I realize that I am a tad bit late to the party on this one, but just recently I came across “The Employables” on A&E. After watching the first episode, I was instantly hooked and found myself binge-watching the entire first season. For those that have never heard about this show before now, the premise […]
I realize that I am a tad bit late to the party on this one, but just recently I came across “The Employables” on A&E. After watching the first episode, I was instantly hooked and found myself binge-watching the entire first season. For those that have never heard about this show before now, the premise is documenting the process of those with special needs as they look to find a job.
Each episode follows two individuals, one who has been diagnosed with Tourette syndrome and another individual who is on the Autism spectrum. In many cases, these individuals have been out of work for years and are beyond frustrated as they want to work, contribute to society, help their family financially, or become more independent.
At one point in every episode, a specialist was brought in to help find talents and interests that might not have been so obvious before and how those interests and skills would be valuable to an employer. When the specialist asked, “So has anyone ever sat down to talk to you about the benefits of having Tourette syndrome before?” I was caught off guard, though not more than the person on the show who was being asked that. I couldn’t help but feel that up until that point in their life, their disability had been viewed as a limiting factor. It was not an advantage, but a roadblock to what they had been able to accomplish in their careers.
In addition to those “roadblocks,” these job seekers were routinely placed in roles that did not match up at all with their interests or skillsets. If you take a person who cannot sing, and force them into a job that requires singing, wouldn’t a reasonable conclusion be that they would not succeed? Yet, this was done time and time again for those with disabilities. What the specialist did was highlight the interests and abilities. That was matched up with the right employer and the right position, which is a far greater recipe for success.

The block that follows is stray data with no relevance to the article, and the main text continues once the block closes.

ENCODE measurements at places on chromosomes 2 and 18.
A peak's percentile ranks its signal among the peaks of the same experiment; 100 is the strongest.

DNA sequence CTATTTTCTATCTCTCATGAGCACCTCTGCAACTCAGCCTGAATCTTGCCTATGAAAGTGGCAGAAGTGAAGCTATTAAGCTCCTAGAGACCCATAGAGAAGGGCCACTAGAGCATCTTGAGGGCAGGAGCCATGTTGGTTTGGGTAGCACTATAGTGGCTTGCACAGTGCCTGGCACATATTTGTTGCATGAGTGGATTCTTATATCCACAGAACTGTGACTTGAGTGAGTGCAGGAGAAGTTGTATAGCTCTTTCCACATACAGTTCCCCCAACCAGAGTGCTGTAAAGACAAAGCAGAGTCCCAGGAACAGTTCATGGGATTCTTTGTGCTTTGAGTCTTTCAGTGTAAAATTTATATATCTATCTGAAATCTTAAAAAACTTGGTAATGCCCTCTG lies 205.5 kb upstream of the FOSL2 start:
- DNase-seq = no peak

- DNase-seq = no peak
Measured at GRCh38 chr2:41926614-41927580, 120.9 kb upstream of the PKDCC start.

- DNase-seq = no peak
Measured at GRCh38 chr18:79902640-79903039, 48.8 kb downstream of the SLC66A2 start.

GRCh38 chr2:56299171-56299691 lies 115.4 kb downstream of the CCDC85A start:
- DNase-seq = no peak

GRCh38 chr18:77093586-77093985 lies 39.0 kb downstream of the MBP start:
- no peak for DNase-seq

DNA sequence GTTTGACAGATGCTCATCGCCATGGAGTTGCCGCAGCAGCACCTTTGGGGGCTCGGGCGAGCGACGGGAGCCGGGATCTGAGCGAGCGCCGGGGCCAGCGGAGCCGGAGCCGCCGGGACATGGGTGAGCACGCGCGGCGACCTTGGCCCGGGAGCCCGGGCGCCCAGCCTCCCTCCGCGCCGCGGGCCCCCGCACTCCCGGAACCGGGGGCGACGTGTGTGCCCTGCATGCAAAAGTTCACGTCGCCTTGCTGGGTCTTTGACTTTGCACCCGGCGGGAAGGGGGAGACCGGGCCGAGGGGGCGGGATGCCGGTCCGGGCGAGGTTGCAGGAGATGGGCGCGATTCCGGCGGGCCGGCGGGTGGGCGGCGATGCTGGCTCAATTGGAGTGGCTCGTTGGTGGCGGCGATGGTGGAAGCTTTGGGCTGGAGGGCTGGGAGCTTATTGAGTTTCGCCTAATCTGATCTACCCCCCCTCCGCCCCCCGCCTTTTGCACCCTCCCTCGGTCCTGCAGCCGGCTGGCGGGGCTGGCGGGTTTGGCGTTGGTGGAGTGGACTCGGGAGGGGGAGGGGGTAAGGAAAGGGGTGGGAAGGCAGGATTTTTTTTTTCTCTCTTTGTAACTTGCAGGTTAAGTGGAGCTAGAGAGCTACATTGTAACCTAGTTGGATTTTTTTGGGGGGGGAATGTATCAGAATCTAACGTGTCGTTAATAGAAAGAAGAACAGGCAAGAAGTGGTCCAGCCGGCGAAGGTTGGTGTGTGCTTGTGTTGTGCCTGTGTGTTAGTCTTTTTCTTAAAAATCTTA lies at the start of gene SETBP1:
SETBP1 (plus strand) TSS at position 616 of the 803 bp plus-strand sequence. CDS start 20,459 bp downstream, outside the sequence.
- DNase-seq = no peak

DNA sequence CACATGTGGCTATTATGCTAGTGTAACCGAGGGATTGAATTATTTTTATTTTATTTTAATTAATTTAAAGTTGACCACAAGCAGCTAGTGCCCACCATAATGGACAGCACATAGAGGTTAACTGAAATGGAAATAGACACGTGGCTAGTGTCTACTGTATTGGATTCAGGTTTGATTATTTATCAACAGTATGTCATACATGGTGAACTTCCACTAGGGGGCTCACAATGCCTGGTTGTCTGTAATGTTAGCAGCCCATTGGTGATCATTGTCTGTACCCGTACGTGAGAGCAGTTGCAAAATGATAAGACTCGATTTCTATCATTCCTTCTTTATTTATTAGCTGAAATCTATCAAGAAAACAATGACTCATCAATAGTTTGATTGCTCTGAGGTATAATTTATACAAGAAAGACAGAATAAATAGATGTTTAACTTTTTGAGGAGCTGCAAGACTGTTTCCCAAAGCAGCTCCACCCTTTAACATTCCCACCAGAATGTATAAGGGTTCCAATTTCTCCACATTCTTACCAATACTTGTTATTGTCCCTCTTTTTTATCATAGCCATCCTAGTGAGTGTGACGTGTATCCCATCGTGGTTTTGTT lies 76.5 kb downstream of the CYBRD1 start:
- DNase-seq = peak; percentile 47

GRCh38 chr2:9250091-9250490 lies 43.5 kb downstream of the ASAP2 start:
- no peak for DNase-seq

Is the church making the same mistakes?
Regardless of the size of your church, there are probably so many volunteer opportunities that it is tough to list them all. Which is a blessing as it means that there are more opportunities for others to get involved and get plugged in.
Rather than take someone affected by disability and just dropping them in where you think they could fit, why not sit down and find out more about what they are interested in, what they love to do, and where God has gifted them? Then take those answers and match it up with serving opportunities at your church.
If that seems like a daunting task and you don’t know where to start, then don’t worry, because we have that covered! We have created a “one page doc” gifts inventory and service opportunity assessment your church can download for free and use. This resource will help guide you through identifying skillsets and interests and how those will fit the opportunities within your church to serve.
Jason joins the Ability Ministry team and brings over 20 years of graphic design and marketing experience to the table. He has handled projects from local start-up businesses to publicly owned internationally based companies, including a Shark Tank company. Jason currently reside in Louisville with his wife, two daughters, and dog Pepper. In his spare time, he is a Master’s competitor in USA Weightlifting. His family attends Southeast Christian Church.